It is still another object of the present invention to provide an audio postcard and a recording unit that are simple to use and operate.
 It is yet another object of the present invention to be able to record 10 or 20 second audio messages on a 4 inch by 6 inch postcard having a thickness not exceeding 5.5 mm and the postcard having a weight not to exceed 1.5 ounces.
 It is also yet another embodiment of the present invention to compartmentalize and compactly store all the circuit components within the postcard in a corner of the postcard to enable a user to be able to write easily on both surfaces of the postcard.
 It is further an object of the present invention to provide a recording unit that is not more than 7.25 inches long, 4 inches high, weighs no more than 6.25 ounces, and does not hav its own power supply adding to the portability of the recording unit.
 These and other objects can be achieved by providing a recording apparatus that is absent a power source. The recording apparatus is powered by a tiny batteries found inside the card. The recording apparatus has a record button, a microphone, a recording LED that lights up during recording, and a slot to insert the card where the message is to be recorded. The slot has a plurality of pins to connect to the card where the recorded message is stored on. The recording unit is compact, lightweight and attractive, and looks similar to a nameplate on a person's desk.
 The card includes a pair of lithium batteries, a speaker, a play button and a pin connector to electrically connect to the recording unit. The card also has an audio board having non-volatile, erasable memory such as an EEPROM to enable the sender to re-record the audio message if the user finds that the audio message currently on the card is unsatisfactory. Preferably, the sound card uses an ISD1100 series chip manufactured by Winbond, Inc. for a voice synthesizer but this application is not limited to using this type of chip. If an ISD 1100 series chip from Winbond, Inc. is employed, the EEPROM is included as part of the ISD 1100 series IC chip, the memory can store 10 or 20 seconds of an audio message, depending on the exact chip number. In one embodiment of the present invention, the speaker, the batteries and the playback button are all stored together on the audio board of the postcard with the memory and the voice synthesizer, the audio board of the postcard is then encased in plastic, and then both sides of the postcard are coated with a layer of vinyl allowing for reliable writing on all areas of both sides of the postcard.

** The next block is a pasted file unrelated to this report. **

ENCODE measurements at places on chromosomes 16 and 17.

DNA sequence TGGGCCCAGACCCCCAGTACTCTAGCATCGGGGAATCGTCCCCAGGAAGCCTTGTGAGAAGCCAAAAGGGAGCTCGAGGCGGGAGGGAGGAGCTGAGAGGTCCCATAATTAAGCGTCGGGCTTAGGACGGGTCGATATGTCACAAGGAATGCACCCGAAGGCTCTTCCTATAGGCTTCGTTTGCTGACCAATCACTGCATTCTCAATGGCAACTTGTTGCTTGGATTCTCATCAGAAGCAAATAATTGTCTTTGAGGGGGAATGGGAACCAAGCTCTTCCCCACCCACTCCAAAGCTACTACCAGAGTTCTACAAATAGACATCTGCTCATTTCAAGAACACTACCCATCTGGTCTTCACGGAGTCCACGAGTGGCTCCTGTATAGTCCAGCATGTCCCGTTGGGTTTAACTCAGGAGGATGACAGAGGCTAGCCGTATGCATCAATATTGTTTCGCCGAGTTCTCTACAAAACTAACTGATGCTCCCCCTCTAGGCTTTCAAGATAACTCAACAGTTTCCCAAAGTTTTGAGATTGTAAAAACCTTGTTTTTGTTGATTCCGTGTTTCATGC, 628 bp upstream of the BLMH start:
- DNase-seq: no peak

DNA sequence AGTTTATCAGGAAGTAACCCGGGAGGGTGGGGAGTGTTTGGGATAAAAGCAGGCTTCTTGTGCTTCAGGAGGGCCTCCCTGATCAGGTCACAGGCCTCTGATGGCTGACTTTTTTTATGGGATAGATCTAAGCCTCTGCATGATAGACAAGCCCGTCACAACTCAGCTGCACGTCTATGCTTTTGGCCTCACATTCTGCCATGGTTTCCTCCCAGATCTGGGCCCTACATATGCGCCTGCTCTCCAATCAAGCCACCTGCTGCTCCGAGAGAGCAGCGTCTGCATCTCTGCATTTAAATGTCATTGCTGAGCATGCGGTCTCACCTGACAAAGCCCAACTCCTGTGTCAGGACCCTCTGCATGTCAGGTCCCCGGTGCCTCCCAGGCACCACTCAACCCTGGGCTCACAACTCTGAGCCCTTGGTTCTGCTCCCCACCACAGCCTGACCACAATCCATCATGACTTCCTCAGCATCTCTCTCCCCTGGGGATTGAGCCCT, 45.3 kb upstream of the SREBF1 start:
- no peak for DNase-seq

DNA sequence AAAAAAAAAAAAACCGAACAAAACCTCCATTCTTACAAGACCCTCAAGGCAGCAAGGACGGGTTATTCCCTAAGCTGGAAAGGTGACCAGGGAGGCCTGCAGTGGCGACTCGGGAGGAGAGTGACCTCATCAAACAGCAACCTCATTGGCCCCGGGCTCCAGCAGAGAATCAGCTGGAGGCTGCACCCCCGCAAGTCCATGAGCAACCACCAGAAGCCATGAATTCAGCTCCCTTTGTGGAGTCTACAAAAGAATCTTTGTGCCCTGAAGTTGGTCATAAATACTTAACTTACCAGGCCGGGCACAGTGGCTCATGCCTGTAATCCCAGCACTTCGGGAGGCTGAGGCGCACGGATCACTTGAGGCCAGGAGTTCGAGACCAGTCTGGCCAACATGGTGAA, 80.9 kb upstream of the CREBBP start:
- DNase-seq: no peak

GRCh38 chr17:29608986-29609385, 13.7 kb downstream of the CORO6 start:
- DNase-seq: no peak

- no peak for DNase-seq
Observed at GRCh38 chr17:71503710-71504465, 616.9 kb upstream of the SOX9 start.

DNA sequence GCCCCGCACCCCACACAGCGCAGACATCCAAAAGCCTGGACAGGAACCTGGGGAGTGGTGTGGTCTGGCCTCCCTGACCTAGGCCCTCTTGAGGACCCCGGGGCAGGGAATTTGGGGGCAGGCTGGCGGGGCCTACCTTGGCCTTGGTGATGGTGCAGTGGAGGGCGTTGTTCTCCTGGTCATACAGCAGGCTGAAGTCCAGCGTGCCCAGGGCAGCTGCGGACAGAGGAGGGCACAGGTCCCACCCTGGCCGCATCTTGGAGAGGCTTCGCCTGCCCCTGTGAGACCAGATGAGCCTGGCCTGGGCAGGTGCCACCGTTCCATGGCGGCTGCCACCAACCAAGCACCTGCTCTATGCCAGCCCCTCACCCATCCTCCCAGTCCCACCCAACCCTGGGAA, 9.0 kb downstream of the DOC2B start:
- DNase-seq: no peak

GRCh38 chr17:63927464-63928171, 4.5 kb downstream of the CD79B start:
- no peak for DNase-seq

A more complete appreciation of the invention, and many of the attendant advantages thereof, will be readily apparent as the same becomes better understood by reference to the following detailed description when considered in conjunction with the accompanying drawings in which like reference symbols indicate the same or similar components, wherein:
FIG. 1 is a plan view of a postcard having an audible message separated from the recording base unit according to the principles of the present invention
FIG. 2 is a plan view of the postcard of FIG. 1 inserted into the recording base according to the principles of the present invention;
FIG. 3 is a flow chart illustrating the process for recording an audio message on a postcard according to the principles of the present invention;
FIG. 4 is a view of the present invention illustrating the spacial relationships of electrical components according to one embodiment of the principles of the present invention;
FIG. 5 is a view of the present invention illustrating the spacial relationships of electrical components on the postcard according to another embodiment of the present invention; and
FIG. 6 is an electrical schematic of the circuit formed in the embodiments of FIGS. 4 and 5 when postcard is properly inserted into the slot of the recording unit according to the principles of the present invention.